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anonymous Jan 20, 2014 1:41pm

I enjoy much of the content on this site, but articles like this do have a bit of a “I’m more spiritual than you” vibe to them, and I’m not sure how that is helpful to anyone? Everybody is at their own place in their spiritual journey and it is not for us to judge them for it. If somebody is having a rough time and a quote on a tea bag or in their social media feed helps them to shift their perception and get them to a better place so that they can get out of bed and face their day, than what harm is there in that? I say, more power to them. Is that a permanent fix? No. But, it is a start. Absolutely, they are going to need to go a whole lot deeper than somebody else’s one-liner to heal their hurts. But, if it sparks some inspiration within them and gives them hope, then it’s a nice beginning. There are a lot of people out there who are hurting and who really desire a better way of living, an awakening of their own. However, they need guidance and support – not ridicule for the vehicle or way in which they choose to take the steps on their journey. Same with the people who offer these positive notes to others. They are making an effort to effect positive change in the world – why criticize them for it? There are plenty of people with ill-intentions that those criticisms can be reserved for, if judgment must be made at all. Just a different perspective on this subject…

anonymous Jan 20, 2014 1:41pm

Also, so many of these pretty-fonted Instagram truisms are actually quite flippant and dismissive of people's lived experiences.

anonymous May 13, 2013 6:25pm

Hi Waylon, Yes – love the analogy of crack cocaine. I think what you are saying in a very non-threatening way is that there is a temptation for people to exploit some of the great thinkers of our time in the pursuit of narcissistic source. There's definitely a lot of 'image management' that is going on in our current environment, by which those vulnerable to it may be seduced. Now that social media is so prevalent more people are now exposed to more ideas. This is great in so many ways. In the past for someone to access these ideas, they would do so via conversation, meeting in groups/at universities/book or sport clubs/etc or they would go to the library and read or go to the bookshop and buy a book and read the whole book. This would mean that as well the protective wall wisdom can offer, there would hopefully also be a connection to depth/vulnerability and real feelings Vs 'novelty feelings' that are so fleeting that they're just entertainment. This all under the guise of cultivating resilience. Ironically, I do sometimes think the shallow interpreters are the more resilient and maybe there is something in that for the deeper thinkers plagued with deep feelings and quests for knowledge. There's more than one way to live a life, and my way isn't more 'right' than somebody else's. However, I definitely think there's a line that's being crossed into dishonesty/exploitation and this is what disturbs me, rather than the possibility that ignorance is bliss.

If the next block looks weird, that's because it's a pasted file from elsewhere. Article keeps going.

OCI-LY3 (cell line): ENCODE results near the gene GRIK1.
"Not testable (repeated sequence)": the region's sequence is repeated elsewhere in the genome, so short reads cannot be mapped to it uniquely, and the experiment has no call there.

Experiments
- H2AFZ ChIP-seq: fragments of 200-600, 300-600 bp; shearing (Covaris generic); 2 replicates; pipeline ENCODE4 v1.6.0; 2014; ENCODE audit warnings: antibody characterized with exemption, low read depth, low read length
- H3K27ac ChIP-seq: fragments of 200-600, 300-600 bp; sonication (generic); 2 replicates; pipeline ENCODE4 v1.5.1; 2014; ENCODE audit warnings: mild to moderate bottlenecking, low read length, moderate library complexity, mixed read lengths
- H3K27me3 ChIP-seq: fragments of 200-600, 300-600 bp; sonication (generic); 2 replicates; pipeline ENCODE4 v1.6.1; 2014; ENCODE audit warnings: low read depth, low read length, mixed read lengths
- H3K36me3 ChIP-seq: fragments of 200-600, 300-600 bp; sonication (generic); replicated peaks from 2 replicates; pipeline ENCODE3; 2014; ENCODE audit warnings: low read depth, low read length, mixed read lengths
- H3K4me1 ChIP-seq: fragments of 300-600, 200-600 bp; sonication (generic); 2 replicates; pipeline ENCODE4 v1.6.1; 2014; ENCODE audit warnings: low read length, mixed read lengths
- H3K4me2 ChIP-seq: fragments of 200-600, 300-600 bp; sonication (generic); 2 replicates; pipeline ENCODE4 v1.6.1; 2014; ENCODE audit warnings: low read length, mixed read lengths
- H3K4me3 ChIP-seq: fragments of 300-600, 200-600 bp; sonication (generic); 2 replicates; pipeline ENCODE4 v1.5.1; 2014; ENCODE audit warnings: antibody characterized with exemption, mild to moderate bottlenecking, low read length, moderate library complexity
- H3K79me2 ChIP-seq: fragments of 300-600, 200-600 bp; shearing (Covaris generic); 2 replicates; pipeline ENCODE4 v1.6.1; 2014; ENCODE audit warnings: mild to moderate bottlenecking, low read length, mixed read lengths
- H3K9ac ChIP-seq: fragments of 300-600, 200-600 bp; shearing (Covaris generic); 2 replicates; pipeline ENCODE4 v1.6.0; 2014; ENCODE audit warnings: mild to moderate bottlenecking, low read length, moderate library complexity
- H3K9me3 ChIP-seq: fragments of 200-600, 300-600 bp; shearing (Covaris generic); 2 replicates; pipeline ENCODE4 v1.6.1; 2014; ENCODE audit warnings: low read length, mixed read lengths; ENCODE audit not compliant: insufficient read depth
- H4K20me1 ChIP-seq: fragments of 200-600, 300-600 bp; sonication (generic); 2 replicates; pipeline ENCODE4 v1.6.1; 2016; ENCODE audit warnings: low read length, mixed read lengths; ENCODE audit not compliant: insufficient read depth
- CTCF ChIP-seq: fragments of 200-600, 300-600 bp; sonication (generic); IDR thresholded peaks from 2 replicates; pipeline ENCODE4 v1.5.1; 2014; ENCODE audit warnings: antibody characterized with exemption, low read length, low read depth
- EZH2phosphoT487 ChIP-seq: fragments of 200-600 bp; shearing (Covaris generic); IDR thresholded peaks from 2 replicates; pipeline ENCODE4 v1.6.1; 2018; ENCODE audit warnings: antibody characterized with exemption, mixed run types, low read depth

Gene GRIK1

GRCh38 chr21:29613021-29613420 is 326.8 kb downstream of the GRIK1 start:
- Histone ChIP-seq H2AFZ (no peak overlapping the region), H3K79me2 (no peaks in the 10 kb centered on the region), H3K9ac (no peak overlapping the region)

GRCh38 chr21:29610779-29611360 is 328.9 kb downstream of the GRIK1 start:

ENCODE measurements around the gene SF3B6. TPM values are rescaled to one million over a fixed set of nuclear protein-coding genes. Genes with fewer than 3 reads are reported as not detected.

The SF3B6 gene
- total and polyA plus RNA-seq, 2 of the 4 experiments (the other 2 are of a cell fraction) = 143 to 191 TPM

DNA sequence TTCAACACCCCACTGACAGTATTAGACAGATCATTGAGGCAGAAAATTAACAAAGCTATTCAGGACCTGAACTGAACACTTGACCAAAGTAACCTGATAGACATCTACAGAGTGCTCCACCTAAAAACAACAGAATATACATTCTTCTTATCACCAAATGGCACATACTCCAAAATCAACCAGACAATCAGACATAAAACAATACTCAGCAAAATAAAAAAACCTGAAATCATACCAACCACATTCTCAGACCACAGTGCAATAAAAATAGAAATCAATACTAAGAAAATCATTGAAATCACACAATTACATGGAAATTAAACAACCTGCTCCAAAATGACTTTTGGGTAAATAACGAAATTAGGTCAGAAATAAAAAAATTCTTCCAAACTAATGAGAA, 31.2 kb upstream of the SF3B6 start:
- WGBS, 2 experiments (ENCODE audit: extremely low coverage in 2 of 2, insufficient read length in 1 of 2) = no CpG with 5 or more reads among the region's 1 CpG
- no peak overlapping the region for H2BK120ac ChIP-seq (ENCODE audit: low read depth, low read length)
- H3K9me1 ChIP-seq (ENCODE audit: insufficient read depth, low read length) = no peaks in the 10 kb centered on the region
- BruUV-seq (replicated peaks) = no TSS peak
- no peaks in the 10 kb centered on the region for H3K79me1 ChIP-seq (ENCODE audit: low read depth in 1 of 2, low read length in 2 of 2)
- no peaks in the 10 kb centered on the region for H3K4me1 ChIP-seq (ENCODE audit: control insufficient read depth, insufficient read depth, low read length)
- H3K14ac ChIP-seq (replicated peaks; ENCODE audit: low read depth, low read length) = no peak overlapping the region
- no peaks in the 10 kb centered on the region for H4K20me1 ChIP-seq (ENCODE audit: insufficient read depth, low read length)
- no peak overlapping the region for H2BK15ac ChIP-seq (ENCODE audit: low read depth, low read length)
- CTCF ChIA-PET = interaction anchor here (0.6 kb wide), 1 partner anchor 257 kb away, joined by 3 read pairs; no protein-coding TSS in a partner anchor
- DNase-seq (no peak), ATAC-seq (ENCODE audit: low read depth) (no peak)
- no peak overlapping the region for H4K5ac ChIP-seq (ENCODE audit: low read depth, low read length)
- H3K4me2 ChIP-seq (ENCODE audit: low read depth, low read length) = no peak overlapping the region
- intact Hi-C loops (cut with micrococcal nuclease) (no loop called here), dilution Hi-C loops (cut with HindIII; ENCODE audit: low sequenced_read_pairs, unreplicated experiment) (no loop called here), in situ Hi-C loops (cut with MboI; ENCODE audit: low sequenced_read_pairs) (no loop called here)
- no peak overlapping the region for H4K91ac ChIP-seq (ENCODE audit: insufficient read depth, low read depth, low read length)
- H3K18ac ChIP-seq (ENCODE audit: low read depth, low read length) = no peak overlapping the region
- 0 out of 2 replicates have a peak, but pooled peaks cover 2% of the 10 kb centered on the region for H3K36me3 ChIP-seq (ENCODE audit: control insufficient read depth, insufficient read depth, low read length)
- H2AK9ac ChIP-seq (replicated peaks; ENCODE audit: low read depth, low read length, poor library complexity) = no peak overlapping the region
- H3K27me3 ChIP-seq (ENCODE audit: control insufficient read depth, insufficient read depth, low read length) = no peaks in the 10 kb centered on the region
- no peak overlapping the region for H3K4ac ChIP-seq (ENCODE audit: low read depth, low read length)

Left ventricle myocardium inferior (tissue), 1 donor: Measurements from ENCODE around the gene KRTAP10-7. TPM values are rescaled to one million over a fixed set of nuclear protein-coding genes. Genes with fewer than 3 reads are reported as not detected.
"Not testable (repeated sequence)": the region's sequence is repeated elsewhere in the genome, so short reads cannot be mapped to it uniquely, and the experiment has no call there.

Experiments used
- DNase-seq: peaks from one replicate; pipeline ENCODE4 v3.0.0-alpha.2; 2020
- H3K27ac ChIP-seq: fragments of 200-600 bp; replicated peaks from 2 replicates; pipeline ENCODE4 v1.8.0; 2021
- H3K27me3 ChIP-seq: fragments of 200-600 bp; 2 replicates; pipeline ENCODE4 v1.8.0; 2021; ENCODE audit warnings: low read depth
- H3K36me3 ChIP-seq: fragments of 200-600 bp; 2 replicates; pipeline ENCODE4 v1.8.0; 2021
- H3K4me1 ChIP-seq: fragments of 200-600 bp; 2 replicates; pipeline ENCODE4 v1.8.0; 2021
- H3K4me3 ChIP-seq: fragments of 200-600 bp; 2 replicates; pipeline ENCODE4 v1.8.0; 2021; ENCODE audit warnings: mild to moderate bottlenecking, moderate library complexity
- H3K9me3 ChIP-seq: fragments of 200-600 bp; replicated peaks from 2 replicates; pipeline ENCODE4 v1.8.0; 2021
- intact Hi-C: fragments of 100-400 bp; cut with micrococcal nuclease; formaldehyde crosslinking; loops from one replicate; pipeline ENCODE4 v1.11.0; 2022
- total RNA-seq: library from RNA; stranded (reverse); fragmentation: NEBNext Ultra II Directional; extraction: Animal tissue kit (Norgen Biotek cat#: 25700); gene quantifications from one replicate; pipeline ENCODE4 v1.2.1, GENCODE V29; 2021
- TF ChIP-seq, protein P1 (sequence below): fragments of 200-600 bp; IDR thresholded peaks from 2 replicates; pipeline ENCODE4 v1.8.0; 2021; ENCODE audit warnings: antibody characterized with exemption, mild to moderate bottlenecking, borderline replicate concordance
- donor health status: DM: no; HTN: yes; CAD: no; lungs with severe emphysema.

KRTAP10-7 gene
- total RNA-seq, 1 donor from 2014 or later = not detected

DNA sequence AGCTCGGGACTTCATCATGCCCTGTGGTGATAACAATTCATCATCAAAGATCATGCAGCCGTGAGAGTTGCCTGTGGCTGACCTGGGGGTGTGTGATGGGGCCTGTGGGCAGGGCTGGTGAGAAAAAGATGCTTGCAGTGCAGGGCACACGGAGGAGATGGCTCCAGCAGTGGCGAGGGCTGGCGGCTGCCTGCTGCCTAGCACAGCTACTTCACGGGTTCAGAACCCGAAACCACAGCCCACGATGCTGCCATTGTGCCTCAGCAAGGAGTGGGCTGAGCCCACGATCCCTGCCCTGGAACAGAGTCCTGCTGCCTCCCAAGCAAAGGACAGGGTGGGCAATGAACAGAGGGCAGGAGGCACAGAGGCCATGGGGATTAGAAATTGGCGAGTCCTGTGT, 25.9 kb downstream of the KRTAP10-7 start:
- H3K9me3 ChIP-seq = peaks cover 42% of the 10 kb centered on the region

anonymous May 12, 2013 3:08am